3 of Apple's closest watchers say the company has a growing problem

Apple ceo tim cook sad unhappy logo worriedJustin Sullivan/Getty ImagesApple CEO Tim Cook.

Three of Apple’s closest watchers, blogger John Gruber, columnist Walt Mossberg, and blogger Jim Dalrymple, all agree that the company has a growing problem with the software that ships on the iPhone, iPad, and Mac.

According to Mossberg, who wrote a column for Re/Code before switching to The Verge, there has been a “gradual degradation in the quality and reliability of Apple’s core apps.” This “degradation” has occurred over the past few years, he says.

“It’s almost as if the tech giant has taken its eye off the ball when it comes to these core software products,” Mossberg writes.

John Gruber, who has been covering Apple on his blog, Daring Fireball, since 2002, linked to Mossberg’s post and describes “Apple’s app problem.”

“[T]he perception is now widespread that the balance between Apple’s hardware and software quality has shifted in recent years,” writes Gruber. “I see a lot of people nodding their heads in agreement with Mossberg and Dalrymple’s pieces today.”

Jim Dalrymple, who runs an Apple-focused blog called The Loop and often breaks news about the company, also linked to Mossberg’s piece, offering agreement with its premise.

“I understand that Apple has a lot of balls in the air, but they have clearly taken their eye off some of them,” Dalrymple writes, referring to some of Apple’s recent software, such as Apple Music.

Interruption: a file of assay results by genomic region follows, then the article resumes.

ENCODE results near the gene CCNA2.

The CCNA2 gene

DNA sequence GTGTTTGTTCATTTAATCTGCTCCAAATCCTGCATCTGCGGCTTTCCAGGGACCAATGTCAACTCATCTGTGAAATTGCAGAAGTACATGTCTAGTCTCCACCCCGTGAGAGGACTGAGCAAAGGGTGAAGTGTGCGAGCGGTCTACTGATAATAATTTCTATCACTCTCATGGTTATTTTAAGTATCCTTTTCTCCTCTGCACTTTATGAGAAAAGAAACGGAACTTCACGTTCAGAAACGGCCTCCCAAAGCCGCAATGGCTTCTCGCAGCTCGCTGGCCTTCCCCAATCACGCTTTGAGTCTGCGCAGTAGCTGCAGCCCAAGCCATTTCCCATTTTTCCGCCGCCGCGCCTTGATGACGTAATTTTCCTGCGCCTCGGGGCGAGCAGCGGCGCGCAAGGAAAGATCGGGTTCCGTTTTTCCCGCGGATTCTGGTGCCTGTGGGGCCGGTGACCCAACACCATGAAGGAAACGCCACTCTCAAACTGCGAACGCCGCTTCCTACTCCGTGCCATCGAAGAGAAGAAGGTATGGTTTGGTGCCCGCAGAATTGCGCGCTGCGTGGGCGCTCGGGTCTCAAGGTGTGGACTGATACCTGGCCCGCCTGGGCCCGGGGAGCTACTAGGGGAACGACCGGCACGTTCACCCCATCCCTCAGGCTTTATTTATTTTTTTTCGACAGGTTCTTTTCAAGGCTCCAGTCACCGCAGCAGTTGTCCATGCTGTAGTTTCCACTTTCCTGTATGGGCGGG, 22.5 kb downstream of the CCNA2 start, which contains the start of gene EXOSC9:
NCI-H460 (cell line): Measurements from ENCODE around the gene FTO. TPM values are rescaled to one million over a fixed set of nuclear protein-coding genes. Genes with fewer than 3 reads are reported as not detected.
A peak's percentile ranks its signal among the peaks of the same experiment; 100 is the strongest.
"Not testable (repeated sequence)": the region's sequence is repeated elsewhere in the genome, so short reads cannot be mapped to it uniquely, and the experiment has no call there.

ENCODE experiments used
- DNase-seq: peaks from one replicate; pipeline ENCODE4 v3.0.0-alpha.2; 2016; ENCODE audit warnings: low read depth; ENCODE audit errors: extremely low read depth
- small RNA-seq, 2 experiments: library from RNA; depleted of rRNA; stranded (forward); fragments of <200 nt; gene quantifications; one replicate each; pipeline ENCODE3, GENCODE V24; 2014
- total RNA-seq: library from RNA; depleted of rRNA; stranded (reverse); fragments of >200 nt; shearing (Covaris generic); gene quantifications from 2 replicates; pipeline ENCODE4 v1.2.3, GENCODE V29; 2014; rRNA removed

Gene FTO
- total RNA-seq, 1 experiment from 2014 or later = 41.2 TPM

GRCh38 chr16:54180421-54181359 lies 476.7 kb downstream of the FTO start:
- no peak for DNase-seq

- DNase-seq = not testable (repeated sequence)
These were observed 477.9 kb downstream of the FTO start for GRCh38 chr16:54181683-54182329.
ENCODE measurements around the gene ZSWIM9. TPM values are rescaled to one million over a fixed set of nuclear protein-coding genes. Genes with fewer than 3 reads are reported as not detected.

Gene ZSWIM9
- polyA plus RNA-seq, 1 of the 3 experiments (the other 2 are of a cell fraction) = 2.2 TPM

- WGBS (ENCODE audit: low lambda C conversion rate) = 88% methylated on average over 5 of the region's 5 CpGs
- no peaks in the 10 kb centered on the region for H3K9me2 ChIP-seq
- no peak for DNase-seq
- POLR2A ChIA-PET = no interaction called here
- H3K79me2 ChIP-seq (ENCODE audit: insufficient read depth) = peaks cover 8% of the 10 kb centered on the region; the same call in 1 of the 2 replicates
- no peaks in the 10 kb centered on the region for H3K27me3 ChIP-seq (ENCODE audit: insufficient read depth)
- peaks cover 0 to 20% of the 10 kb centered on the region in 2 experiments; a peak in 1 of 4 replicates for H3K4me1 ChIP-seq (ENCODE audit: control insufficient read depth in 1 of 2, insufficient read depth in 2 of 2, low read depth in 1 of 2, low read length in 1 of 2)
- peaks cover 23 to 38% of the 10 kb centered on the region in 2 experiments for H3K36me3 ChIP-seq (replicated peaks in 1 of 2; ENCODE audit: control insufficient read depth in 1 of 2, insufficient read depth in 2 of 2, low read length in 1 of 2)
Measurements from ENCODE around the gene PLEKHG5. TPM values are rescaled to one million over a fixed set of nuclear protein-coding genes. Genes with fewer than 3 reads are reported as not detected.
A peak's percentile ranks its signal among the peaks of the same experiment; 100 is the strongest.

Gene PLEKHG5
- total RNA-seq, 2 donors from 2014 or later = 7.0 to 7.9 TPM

“Personally, I don’t care much about all the celebrities that Apple can parade around,” said Dalrymple. At the launch of Apple Music, the company brought Drake on stage to give a speech.

John Gruber Phil SchillerJohn Gruber/VimeoJohn Gruber and Phil Schiller, Apple’s chief of marketing, on stage.

Gruber compares Apple’s software and hardware, arguing that “Apple’s hardware doesn’t have little problems like [its software].” This could be because Apple “can’t issue ‘hardware updates’ over the air like they can with software,” he continues.

In a statement provided to Mossberg, Apple said that it has “dedicated software teams across multiple platforms [and] the effort is as strong there as it has ever been.”

Mossberg argues that Apple’s big apps — Mail, Photos, iTunes, and iCloud — sometimes “fail to meet Apple’s self-imposed standards.”

Apple has a self-imposed update schedule for both iOS and OS X, with new releases coming on a once-yearly schedule. iOS 10, the update to the current software that runs on the iPad and iPhone, is expected in June at Apple’s big developer event.

Read the posts from Mossberg, Gruber, and Dalrymple.


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